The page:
100% Austin news, info, and entertainment, straight to your inbox at 6 a.m. every morning.
In five minutes, you're fully informed and ready to start another great day in our city.
On Nov. 3, Austin residents will vote on Proposition A. If approved, it will increase the city's property tax rate by around 20% to help pay for Project Connect, a $7.1 billion overhaul of the local transit system.
Proponents say the plan will help make Austin a more equitable city by ensuring residents have access to an affordable and comprehensive transit system.
But past transit initiatives suggest that the project could deepen the fault lines it hopes to address, which is why Austin City Council has allocated $300 million for anti-displacement initiatives under the Project Connect proposal.
The broken spoke
District 1 Council Member Natasha Harper-Madison told Austonia that the pandemic has magnified infrastructural failures and exposed disparities in health care, education and transit access.
"Multiple generations of disinvestment have to be reconciled," she said.
Although Project Connect provides a chance for the city to catch up, it could also lead to some unintended consequences.
In other U.S. cities, transit investment has accelerated gentrification and displacement.
Researchers at the Dukakis Center for Urban and Regional Policy at Northeastern University found that the "predominant pattern" of neighborhood change following transit investment was "one in which housing becomes more expensive, neighborhood residents become wealthier and vehicle ownership becomes more common," according to a 2010 report.
Some Austinites have seen this happen in their own backyards.
The construction of MoPac in 1971 led to the destruction of nearly one-third of the homes in Clarksville, one of the earliest freedmen's communities established west of the Mississippi and, during segregation, one of the few remaining Black neighborhoods west of Interstate-35.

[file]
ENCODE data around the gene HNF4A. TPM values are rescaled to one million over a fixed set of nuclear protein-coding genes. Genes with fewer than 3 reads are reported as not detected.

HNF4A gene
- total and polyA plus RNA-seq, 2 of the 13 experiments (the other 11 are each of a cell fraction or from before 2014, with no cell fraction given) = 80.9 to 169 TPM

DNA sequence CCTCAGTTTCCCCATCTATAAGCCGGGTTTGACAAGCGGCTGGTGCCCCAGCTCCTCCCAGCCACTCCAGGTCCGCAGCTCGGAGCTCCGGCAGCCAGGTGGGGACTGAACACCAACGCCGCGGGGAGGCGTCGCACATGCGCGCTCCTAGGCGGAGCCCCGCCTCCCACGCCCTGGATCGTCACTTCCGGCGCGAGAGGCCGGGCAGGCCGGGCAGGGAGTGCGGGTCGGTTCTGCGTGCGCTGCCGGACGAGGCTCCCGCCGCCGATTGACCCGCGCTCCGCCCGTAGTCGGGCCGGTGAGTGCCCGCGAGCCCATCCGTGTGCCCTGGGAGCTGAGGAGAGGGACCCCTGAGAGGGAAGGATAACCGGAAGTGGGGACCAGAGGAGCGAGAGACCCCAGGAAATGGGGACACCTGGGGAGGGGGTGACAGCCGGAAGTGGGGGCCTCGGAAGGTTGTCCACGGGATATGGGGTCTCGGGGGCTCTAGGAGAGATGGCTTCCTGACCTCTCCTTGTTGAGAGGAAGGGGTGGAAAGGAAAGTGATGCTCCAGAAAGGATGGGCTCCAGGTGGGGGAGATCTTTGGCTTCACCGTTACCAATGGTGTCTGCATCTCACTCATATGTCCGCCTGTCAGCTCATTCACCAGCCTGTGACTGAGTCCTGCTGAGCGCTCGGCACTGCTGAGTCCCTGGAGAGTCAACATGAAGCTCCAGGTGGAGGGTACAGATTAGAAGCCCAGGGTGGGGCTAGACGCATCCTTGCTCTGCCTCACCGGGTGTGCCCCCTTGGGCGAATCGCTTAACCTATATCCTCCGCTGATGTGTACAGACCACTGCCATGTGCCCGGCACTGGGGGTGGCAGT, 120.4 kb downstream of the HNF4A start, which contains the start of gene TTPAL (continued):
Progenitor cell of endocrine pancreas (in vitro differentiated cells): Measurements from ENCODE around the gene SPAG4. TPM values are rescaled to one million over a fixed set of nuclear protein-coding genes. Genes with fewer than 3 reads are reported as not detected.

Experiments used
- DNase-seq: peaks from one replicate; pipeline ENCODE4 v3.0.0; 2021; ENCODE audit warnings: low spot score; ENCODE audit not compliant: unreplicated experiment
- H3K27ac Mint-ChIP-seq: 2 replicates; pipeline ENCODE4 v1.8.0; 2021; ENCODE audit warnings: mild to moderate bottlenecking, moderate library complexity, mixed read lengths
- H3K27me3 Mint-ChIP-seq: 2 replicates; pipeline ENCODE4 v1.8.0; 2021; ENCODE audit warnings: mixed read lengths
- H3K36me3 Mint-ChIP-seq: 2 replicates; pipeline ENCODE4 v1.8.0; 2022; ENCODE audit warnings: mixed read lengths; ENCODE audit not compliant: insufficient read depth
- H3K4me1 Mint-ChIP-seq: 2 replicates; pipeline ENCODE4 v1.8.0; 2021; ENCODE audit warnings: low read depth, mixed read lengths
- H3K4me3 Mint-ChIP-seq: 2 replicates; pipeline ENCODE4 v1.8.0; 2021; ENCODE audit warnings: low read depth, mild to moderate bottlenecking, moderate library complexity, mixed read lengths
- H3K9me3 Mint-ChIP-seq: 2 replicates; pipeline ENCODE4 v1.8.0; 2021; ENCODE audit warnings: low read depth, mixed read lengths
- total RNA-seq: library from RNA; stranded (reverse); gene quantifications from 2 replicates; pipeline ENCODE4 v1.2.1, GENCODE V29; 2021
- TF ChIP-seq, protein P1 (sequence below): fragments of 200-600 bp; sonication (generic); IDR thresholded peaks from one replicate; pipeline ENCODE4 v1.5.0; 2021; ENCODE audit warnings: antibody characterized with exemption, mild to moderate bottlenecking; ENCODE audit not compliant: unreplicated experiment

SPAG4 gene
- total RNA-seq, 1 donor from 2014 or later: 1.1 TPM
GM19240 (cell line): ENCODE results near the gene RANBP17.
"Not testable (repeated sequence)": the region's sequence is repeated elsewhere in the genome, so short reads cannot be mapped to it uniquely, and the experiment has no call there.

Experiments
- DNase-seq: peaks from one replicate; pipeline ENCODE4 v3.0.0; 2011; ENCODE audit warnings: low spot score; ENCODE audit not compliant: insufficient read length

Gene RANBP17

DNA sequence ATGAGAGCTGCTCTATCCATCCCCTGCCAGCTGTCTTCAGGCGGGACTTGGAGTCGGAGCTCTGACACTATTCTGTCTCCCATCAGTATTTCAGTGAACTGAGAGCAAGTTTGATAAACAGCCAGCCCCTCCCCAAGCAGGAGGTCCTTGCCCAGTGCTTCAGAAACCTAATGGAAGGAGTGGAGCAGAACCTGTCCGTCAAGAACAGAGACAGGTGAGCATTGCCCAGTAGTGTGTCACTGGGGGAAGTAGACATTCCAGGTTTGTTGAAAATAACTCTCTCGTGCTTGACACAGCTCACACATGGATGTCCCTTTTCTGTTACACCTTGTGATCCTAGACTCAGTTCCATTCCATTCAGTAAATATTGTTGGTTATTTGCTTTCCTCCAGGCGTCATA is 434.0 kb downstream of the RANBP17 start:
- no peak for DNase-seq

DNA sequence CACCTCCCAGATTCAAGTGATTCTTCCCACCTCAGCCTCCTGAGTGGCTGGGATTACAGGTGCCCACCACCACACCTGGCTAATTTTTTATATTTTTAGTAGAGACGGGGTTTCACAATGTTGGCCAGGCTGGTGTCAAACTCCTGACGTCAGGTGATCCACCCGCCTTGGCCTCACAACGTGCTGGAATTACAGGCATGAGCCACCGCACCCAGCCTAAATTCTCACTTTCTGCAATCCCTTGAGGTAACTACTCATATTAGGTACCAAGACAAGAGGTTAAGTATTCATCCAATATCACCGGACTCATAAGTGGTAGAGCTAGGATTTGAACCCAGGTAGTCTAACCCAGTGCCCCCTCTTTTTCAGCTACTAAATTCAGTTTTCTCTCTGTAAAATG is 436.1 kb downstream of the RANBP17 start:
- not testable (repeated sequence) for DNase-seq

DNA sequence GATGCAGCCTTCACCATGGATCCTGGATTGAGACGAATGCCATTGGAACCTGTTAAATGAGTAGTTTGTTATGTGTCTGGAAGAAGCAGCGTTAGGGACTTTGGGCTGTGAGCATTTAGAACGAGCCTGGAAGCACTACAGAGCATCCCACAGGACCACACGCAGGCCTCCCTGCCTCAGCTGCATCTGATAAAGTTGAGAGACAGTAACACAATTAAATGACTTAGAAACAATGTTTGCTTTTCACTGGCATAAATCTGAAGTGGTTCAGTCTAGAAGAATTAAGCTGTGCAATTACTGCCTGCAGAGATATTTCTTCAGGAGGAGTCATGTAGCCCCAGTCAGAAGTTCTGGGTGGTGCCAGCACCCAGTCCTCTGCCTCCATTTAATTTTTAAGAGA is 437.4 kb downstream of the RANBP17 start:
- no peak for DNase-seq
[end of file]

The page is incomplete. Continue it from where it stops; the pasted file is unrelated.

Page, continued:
Similarly, the building of I-35 in the 1960s "both displaced existing Black communities and reinforced the de facto and de jure segregation of Austin" codified in the city's 1928 master plan, according to the Austin Justice Coalition.
As a result, there is concern that, if implemented, Project Connect could worsen Austin's affordability crisis and deepen the inequities it aims to rectify.
"Once this is approved in November … the speculation of real estate is going to happen instantaneously, almost over night," said Steven Pedigo, director of the LBJ Urban Lab at the University of Texas at Austin.
The alternate route
Aware of this likelihood and the precedent of past transit investment, Austin City Council worked to ensure the Project Connect budget includes $300 million in anti-displacement funds to be spent over the next 10 to 13 years on things such as:
- The construction or development of new affordable housing,
- Preservation, repair and rehabilitation of existing affordable housing,
- Financial assistance for homeowners,
- Home repair,
- Rental subsidies
- And right to return assistance.
"If it's after the fact, we've missed the boat," District 5 Council Member and Capital Metro Board Member Ann Kitchen said at an Aug. 7 meeting.
Dr. Yingling Fan is a professor at the University of Minnesota who has researched the effects of light rail development in Minnesota's Twin Cities. In 2012, she co-authored a report that looked at neighborhood change induced by new transit corridors, including gentrification and displacement.